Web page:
OCCC student, Jacob Muriithi, 30, was arrested on Friday, Sept. 27 and charged with an Act of Terrorism after a victim reported he threatened her.
According to an Oklahoma City Police Department crime report, filed on Sept. 19, the unidentified victim stated on Sept. 13, she worked with Muriithi, who was her supervisor for the day at Bellevue Nursing Home located at 6500 N. Portland Av. in northwest Oklahoma City. The victim was wearing a Star of David necklace. Muriithi asked if she was Jewish, to which she replied no, but she wore a Star of David necklace.
Muriithi then told the victim he represented ISIS. The victim said she did not know what ISIS meant and asked Muriithi to explain.
According to the report, he said they killed Christians by cutting off their heads. Muriithi asked her what time she was getting of work, and she then asked why he wanted to know and if he was planning to kill her.
The victim said Muriithi told her he was going to wait until she got off work and cut her head off. She worked overtime and when she got off, she asked Muriithi if his guillotine was set up outside. Muriithi told the victim he was going to cut her head off with a dull blade and post it on Facebook.
Oklahoma City Police Public Information Officer Capt. Dexter Nelson said detectives are still working on the case and at this point, it does not appear to be associated with the beheading in Moore on Thursday, Sept. 26.
“Our detectives are still working the investigation and they will be in contact with the FBI and Moore to see if there’s any connection between the two, but so far we haven’t seen any,” Nelson said.
He said the news outlets in the metro are mixing the two stories together, but the event with Muriithi and the event in Moore are two completely separate events.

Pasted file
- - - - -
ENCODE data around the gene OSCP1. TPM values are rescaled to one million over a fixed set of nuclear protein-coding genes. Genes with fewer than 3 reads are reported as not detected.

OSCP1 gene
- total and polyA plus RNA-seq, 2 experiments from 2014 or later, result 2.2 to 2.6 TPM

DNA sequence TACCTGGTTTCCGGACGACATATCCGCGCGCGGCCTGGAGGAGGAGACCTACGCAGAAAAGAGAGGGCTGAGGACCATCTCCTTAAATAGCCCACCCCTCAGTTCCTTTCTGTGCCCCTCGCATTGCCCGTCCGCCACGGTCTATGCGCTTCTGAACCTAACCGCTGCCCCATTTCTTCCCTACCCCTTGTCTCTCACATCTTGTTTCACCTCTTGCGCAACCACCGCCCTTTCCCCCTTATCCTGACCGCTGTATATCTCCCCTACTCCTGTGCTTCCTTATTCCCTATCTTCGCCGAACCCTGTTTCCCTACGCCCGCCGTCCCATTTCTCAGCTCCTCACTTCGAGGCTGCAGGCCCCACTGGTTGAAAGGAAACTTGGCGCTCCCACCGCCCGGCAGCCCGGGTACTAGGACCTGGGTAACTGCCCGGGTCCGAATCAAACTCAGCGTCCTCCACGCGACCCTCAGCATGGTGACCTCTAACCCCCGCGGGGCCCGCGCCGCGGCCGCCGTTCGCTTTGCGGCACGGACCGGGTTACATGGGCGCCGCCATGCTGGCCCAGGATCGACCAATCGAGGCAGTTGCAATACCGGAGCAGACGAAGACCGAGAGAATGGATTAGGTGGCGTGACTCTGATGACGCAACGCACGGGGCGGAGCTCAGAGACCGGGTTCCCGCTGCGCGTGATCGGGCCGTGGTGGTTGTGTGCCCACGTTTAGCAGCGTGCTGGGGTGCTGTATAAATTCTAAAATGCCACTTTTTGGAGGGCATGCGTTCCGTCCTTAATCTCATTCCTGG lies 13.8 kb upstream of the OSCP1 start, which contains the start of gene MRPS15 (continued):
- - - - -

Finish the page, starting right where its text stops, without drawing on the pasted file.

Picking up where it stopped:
“On our deal with Mr. Muriithi, it is a little bit confusing, because we’re told the events occurred on the 13 of September, although the victim didn’t report it until the 16 of September, and that was when she reported it to the patrol officers.
“Once that case was reported, it was assigned to an investigator on the 19 [of September]. Our investigator has some difficulty tracking down that victim to speak with her for an interview, so by the time he got her tracked down and spoken to, he started to prepare an affidavit for arrest, because what she reported to us, the incident in Moore had not occurred yet,” Nelson said.
According to the Oklahoma County Jail Inmate Query on Monday, Sept. 29, Muriithi was charged with Act of Terrorism and Threatening to Perform an Act of Violence. He was held without bond for Act of Terrorism and given a bail of $1 million for Threatening to Perform an Act of Violence.
On Wednesday Oct. 1, the Inmate Query was updated to show Muriithi was still charged with an Act of Terrorism and Threatening to perform an Act of Violence, but his bail amount for Act of Terrorism was changed to $5,000 with a bail of $1 million for Threatening to Perform an Act of Violence.
“We were working on it from the angle of an affidavit of arrest under the charge of threatening an act of violence, but then once the incident occurred in Moore, further consultation with the District Attorney, it was decided that they wanted a higher charge, so we went then with the felony charge, which is a violation of the Oklahoma Counter Terrorism Act. That occurred on the 26 and he was arrested on the same day,” Nelson said.